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Comment: Re:Defense (Score 1) 238

by AdamTheBastard (#39667937) Attached to: University of Pittsburgh Deluged With Internet Bomb Threats

If they aren't clever enough to build one large bomb and do significant damage to the building, its occupants and the general morale of the community; they surely aren't clever enough to build a whole bunch of smaller bombs, wire them up and bury them in an open area with near constant traffic without getting caught.


3D Displays May Be Hazardous To Young Children 386

Posted by kdawson
from the don't-look-at-me-that-way dept.
SchlimpyChicken writes "Turns out 3D television can be inherently dangerous to developing children, and perhaps to adults as well. There's a malaise in children that can prevent full stereopsis (depth perception) from developing, called strabismus or lazy-eye. It is an abnormal alignment of the eyes in which the eyes do not focus on the same object — kind of like when you watch a 3D movie. As a result, depth perception is compromised. Acting on a hunch, the guys over at Audioholics contacted Mark Pesce, who worked with Sega on its VR Headset over 15 years ago — you know, the headset that never made it to market. As it turns out, back then Sega uncovered serious health risks involved with children consuming 3D and quickly buried the reports, and the project. Unfortunately, the same dangers exist in today's 3D, and the electronics, movie, and gaming industries seem to be ignoring the issue. If fully realized, 3D just might affect the vision of millions of children and, according to the latest research, many adults, across the country." The Audioholics article is a good candidate for perusing with Readability — the pseudo-link popups are blinding.

Comment: Re:offensive, isn't it? (Score 1) 142

by AdamTheBastard (#32608330) Attached to: Ranking Soccer Players By Following the Bouncing Ball

This problem could be offset somewhat by assigning a player points for taking control of the ball from the other team. It wouldn't be perfect, but it's an improvement.

You could also scale the points you award to the defensive player based on the number of points awarded in the current 'play' as well as the points of the passing player and potential receiving players. The idea being that the more touches on the ball one team has, the more progress the ball has made towards the goal and the skill level of the last opponent on the ball, the skill of the players who may have received the pass; all contribute to the importance of taking control of the ball.

Comment: Re:outrageous! (Score 1) 96

by AdamTheBastard (#32286886) Attached to: Novell Changes Enterprise Linux Kernel Mid-Stream

Most of the distro's I have used include a file in /etc which tells you what version you have installed. I also use a distro that thinks it's cute to name their releases after animals. On that machine I can run the following to get the info I need.

> cat /etc/lsb-release

On another system based on some hatted fellow's distro I can run the following to get the info I need.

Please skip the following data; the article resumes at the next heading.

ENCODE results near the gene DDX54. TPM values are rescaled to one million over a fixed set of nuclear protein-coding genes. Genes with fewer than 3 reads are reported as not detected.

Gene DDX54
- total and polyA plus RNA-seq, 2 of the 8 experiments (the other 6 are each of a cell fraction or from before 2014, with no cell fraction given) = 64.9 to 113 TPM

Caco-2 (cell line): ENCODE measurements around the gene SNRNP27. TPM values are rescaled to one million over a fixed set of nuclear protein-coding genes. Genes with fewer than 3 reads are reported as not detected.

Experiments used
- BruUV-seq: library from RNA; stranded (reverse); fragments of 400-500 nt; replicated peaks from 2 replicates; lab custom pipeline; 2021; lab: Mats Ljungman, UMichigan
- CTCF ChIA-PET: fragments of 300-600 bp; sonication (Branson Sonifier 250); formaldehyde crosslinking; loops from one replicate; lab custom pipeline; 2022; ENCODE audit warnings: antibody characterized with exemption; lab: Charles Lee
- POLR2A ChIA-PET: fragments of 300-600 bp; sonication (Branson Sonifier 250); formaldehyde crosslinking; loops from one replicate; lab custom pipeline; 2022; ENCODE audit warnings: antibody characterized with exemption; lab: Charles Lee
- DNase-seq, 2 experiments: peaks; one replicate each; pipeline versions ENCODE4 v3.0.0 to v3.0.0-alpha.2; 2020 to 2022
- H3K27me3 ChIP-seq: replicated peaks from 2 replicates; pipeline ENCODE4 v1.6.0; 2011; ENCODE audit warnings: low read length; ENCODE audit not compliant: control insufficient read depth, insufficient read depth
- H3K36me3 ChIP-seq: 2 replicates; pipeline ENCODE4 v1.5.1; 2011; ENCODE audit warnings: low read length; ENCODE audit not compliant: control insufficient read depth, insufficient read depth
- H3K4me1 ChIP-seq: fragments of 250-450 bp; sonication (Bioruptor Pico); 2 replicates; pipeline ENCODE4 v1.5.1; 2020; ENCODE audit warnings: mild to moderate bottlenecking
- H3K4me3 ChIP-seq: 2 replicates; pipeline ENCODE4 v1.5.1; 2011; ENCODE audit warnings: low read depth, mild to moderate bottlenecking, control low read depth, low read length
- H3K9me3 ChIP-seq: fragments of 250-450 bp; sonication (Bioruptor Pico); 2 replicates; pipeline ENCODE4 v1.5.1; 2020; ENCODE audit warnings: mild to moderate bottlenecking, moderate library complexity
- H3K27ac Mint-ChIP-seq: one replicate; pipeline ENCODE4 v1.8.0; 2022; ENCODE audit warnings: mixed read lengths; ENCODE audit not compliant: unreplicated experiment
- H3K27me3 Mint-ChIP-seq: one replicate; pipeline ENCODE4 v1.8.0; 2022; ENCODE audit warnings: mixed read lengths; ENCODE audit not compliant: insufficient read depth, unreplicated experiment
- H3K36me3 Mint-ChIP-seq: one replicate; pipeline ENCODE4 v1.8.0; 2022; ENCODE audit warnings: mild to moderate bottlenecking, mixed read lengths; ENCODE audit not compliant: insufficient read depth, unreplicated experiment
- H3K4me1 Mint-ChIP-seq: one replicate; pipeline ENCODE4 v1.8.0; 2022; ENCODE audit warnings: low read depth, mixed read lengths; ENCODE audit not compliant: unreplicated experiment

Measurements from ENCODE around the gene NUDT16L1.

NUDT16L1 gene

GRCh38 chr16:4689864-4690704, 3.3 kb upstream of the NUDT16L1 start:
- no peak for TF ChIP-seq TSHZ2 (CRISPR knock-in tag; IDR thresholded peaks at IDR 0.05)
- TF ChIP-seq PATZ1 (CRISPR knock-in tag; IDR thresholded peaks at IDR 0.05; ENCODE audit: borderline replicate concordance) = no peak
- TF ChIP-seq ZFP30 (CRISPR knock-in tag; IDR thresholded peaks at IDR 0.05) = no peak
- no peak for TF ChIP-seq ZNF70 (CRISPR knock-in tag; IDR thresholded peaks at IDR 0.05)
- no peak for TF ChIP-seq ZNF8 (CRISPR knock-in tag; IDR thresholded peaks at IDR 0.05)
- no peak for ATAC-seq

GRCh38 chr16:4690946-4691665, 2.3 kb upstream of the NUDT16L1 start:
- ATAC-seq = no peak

$ cat /etc/redhat-release
CentOS release 5.4 (Final)

On other systems you could start with `cat /etc/*-release` and see where that gets you.

Comment: Re:For a start fine, but then - solar! (Score 1) 424

by AdamTheBastard (#29099431) Attached to: NASA Developing Nuclear Reactor For Moon and Mars

You can compress gas to store energy, but where are you going to find that on the moon?

Maybe the next mission to the moon could take a really long hose. Just before they break atmo an astronaut could start reeling the hose out. Then the moon people could just pump some of earths atmo.


Comment: Re:Reactors a better solution than solar panels? (Score 1) 424

by AdamTheBastard (#29099365) Attached to: NASA Developing Nuclear Reactor For Moon and Mars

A solar system on the moon gets no light for 14 days at a stretch.

Perhaps if that solar array is only on one face of the moon.

If you doubled (well tripled, to account for losses) the amount of panels and took enough cable (and transformers) to transfer the power ~5KM (half the circumference at the equator) you could have power stations on both sides and wouldn't need to store more power than would be used to smooth out the feed.

Clearly I have no idea about the maths involved in this but it solves the storage problem, I'm sure it adds many more problems though.

Comment: Re:Limitations of Dead Tree (Score 1) 198

by AdamTheBastard (#28950297) Attached to: xkcd To Be Released In Book Form

The book will have 150 to 200 of strips out of more than 500 so far published online and is expected to sell for $19. The selection was made by a fan who is also doing the layout for breadpig. âoeI took a few off and added a few others,â he said.

Two things from this.

a) It removes the possibility of page-number<=>comic-number relation. Which means we miss the 404 joke.

b) The list is being selected by _one_ fan. There's no consensus there! I demand a vote! Pit comic against comic! First 200 in the ranked pairs result make the cut!

Comment: Re:Should be obvious why FF devs use to flame peop (Score 2, Informative) 273

by AdamTheBastard (#27175267) Attached to: Firefox 3.1 Beta 3 Released

* No multiple profiles


You can even simultaneously run two instances using different profiles. My partner and I use this on our shared desktop so we can stay logged in to all those sites we don't care if the other person sees.

"It's when they say 2 + 2 = 5 that I begin to argue." -- Eric Pepke